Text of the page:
Document Type

Thesis - Open Access

Award Date

2021

Degree Name

Master of Arts (MA)

Department

English

First Advisor

Sharon Smith

Abstract

This thesis investigates the feminist revisionism of the Bluebeard fairy tale through a focus on its relationship with the Eden myth. Past studies have examined the remarkable feminism of Bluebeardian literature and history, but this thesis is the first to interrogate the tale’s evolution from and alongside the Eden myth and to argue that the Bluebeard tale’s feminism is exceptional because of its ties to the Eden myth. I argue that the evolution of the intersecting revisionism of the Eden myth and the Bluebeard tale is characterized by the changing morals of the two myths—morals that, depending on the author’s handling, alternately celebrate or condemn misogyny, feminism, Christianity, female curiosity, oppressive structures of heterosexual marriage, female agency, patriarchal power, and the recognition of trauma caused by patriarchal oppression. An examination of the history and content of Edenic and Bluebeardian revisions reveals a persistence in women authors to follow the example of Bluebeard’s wife and to tell their own stories despite the condemnation and oppression of patriarchal Bluebeards who attempt to bury their stories and keep them silent. By first defining the “original” Eden myth as a fusion of three texts—the Book of J, the King James Bible (1611), and John Milton’s Paradise Lost (1667)—I propose the original oral version of the Bluebeard tale was a feminist revision of the Eden myth and that Charles Perrault’s revision of the oral tale into the canonical “Bluebeard” (1697) was a return to the misogynistic morals of the Eden myth. I then interrogate how Charlotte Brontë revised both the Eden and Bluebeard myths in her novel Jane Eyre (1847) according to her unique feminist Christian ideology. Finally, I examine Laura Riding’s “Eve’s Side of It” (1935), Ursula K. Le Guin’s “She Unnames Them” (1985), Luisa Valenzuela’s “The Key” (1993), and Jeanette Winterson’s Oranges Are Not the Only Fruit (1985), feminist revisions that highlight the symbolic difference between the Garden of Eden and Bluebeard’s castle and reveal the emancipatory potential of the Eden myth and the Bluebeard tale.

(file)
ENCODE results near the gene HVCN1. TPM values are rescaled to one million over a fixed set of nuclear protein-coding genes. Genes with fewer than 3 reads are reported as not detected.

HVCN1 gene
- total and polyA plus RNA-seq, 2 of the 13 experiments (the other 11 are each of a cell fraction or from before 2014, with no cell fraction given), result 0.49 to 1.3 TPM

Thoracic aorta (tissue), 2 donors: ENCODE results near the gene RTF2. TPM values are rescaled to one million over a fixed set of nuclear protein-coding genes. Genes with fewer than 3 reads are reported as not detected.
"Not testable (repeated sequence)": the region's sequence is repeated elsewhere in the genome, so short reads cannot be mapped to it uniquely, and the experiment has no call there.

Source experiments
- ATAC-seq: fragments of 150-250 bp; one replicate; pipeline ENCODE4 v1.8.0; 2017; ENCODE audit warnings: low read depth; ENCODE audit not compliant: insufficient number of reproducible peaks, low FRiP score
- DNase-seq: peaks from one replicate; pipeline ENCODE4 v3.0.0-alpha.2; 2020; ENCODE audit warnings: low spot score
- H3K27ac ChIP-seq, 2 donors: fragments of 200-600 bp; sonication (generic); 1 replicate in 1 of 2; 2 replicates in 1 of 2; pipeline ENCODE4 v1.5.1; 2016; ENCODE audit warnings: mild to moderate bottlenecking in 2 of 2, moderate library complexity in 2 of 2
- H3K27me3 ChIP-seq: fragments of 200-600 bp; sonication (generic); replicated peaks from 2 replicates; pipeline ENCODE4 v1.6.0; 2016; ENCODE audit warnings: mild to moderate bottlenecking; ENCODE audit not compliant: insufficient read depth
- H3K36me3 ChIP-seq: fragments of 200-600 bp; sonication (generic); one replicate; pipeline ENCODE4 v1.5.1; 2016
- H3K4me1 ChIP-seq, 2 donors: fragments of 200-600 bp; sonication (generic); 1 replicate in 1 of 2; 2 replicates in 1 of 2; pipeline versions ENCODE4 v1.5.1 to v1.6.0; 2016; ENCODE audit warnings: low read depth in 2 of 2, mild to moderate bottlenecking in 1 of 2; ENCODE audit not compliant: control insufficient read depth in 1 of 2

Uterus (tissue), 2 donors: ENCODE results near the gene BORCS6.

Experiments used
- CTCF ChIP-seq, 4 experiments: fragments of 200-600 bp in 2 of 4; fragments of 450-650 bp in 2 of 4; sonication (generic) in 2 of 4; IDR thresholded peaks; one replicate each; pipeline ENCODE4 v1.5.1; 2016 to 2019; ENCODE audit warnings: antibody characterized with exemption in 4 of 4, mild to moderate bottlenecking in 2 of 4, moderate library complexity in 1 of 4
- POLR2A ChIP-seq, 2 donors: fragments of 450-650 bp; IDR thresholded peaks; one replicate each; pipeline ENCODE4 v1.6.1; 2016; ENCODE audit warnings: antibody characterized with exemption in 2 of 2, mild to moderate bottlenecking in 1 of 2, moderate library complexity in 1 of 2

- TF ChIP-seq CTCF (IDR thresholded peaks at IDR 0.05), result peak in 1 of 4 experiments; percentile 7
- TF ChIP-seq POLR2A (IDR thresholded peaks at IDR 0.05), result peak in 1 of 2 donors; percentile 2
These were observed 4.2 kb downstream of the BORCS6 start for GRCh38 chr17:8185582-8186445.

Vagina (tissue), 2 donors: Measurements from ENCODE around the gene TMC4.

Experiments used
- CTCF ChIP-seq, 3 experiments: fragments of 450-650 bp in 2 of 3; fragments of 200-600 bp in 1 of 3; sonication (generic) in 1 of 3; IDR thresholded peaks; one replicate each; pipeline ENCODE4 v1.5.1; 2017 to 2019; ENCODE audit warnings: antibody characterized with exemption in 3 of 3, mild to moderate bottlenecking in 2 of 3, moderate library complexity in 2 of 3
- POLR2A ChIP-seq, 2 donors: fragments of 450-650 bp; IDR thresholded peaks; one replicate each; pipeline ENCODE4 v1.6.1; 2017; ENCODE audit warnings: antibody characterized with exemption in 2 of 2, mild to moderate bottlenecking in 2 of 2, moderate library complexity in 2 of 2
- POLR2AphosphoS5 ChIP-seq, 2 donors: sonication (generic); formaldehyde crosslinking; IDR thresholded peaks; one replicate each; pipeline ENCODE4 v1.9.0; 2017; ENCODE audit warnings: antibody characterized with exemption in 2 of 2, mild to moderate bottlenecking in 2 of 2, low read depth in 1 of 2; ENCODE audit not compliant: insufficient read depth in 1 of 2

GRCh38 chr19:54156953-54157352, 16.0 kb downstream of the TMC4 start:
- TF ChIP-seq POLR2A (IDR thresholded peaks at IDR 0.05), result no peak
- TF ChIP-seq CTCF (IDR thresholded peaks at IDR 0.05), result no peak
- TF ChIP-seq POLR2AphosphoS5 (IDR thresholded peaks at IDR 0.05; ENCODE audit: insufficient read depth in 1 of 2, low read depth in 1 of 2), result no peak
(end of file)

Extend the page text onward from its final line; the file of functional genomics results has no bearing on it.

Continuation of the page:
Number of Pages

125

Publisher

South Dakota State University

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Rights Statement

In Copyright